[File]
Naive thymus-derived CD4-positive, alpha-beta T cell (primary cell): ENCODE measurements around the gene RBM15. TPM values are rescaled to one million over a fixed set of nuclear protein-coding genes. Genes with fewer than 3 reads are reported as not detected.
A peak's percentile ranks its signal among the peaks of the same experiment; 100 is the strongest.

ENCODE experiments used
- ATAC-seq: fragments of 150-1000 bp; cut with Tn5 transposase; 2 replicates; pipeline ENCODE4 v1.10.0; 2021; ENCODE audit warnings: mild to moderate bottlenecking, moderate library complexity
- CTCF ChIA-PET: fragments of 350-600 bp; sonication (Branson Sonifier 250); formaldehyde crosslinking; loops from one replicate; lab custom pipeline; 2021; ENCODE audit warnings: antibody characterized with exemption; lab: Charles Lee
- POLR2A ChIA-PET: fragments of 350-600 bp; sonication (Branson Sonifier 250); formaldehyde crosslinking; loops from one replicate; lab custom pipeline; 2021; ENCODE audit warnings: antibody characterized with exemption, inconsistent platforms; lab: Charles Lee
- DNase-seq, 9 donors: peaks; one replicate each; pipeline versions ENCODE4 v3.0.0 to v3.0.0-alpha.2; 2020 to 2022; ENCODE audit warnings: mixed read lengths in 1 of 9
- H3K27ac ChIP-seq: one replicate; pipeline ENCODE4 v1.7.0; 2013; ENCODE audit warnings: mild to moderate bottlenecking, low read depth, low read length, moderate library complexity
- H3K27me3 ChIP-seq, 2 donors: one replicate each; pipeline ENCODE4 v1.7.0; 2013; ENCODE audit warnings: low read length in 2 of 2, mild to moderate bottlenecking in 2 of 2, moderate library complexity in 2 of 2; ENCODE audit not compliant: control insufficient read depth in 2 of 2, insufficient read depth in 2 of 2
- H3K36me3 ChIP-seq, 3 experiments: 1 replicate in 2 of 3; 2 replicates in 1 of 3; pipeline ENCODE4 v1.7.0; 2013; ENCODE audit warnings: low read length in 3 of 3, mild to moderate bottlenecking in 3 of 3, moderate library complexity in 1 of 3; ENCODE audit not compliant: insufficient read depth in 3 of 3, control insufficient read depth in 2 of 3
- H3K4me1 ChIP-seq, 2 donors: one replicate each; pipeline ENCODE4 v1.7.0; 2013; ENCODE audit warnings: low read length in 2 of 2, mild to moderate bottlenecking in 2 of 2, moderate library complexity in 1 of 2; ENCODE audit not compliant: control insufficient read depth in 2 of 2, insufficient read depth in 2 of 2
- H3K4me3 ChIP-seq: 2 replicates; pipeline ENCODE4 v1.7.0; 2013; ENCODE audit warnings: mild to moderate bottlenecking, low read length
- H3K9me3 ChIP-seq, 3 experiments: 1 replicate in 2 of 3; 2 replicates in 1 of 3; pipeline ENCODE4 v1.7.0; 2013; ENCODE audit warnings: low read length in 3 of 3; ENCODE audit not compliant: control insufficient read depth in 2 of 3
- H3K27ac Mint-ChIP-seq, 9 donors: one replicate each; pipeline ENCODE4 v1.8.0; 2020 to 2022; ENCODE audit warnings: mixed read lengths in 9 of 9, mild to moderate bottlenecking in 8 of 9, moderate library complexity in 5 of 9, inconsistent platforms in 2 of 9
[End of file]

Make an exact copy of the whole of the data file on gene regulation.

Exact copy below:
Naive thymus-derived CD4-positive, alpha-beta T cell (primary cell): ENCODE measurements around the gene RBM15. TPM values are rescaled to one million over a fixed set of nuclear protein-coding genes. Genes with fewer than 3 reads are reported as not detected.
A peak's percentile ranks its signal among the peaks of the same experiment; 100 is the strongest.

ENCODE experiments used
- ATAC-seq: fragments of 150-1000 bp; cut with Tn5 transposase; 2 replicates; pipeline ENCODE4 v1.10.0; 2021; ENCODE audit warnings: mild to moderate bottlenecking, moderate library complexity
- CTCF ChIA-PET: fragments of 350-600 bp; sonication (Branson Sonifier 250); formaldehyde crosslinking; loops from one replicate; lab custom pipeline; 2021; ENCODE audit warnings: antibody characterized with exemption; lab: Charles Lee
- POLR2A ChIA-PET: fragments of 350-600 bp; sonication (Branson Sonifier 250); formaldehyde crosslinking; loops from one replicate; lab custom pipeline; 2021; ENCODE audit warnings: antibody characterized with exemption, inconsistent platforms; lab: Charles Lee
- DNase-seq, 9 donors: peaks; one replicate each; pipeline versions ENCODE4 v3.0.0 to v3.0.0-alpha.2; 2020 to 2022; ENCODE audit warnings: mixed read lengths in 1 of 9
- H3K27ac ChIP-seq: one replicate; pipeline ENCODE4 v1.7.0; 2013; ENCODE audit warnings: mild to moderate bottlenecking, low read depth, low read length, moderate library complexity
- H3K27me3 ChIP-seq, 2 donors: one replicate each; pipeline ENCODE4 v1.7.0; 2013; ENCODE audit warnings: low read length in 2 of 2, mild to moderate bottlenecking in 2 of 2, moderate library complexity in 2 of 2; ENCODE audit not compliant: control insufficient read depth in 2 of 2, insufficient read depth in 2 of 2
- H3K36me3 ChIP-seq, 3 experiments: 1 replicate in 2 of 3; 2 replicates in 1 of 3; pipeline ENCODE4 v1.7.0; 2013; ENCODE audit warnings: low read length in 3 of 3, mild to moderate bottlenecking in 3 of 3, moderate library complexity in 1 of 3; ENCODE audit not compliant: insufficient read depth in 3 of 3, control insufficient read depth in 2 of 3
- H3K4me1 ChIP-seq, 2 donors: one replicate each; pipeline ENCODE4 v1.7.0; 2013; ENCODE audit warnings: low read length in 2 of 2, mild to moderate bottlenecking in 2 of 2, moderate library complexity in 1 of 2; ENCODE audit not compliant: control insufficient read depth in 2 of 2, insufficient read depth in 2 of 2
- H3K4me3 ChIP-seq: 2 replicates; pipeline ENCODE4 v1.7.0; 2013; ENCODE audit warnings: mild to moderate bottlenecking, low read length
- H3K9me3 ChIP-seq, 3 experiments: 1 replicate in 2 of 3; 2 replicates in 1 of 3; pipeline ENCODE4 v1.7.0; 2013; ENCODE audit warnings: low read length in 3 of 3; ENCODE audit not compliant: control insufficient read depth in 2 of 3
- H3K27ac Mint-ChIP-seq, 9 donors: one replicate each; pipeline ENCODE4 v1.8.0; 2020 to 2022; ENCODE audit warnings: mixed read lengths in 9 of 9, mild to moderate bottlenecking in 8 of 9, moderate library complexity in 5 of 9, inconsistent platforms in 2 of 9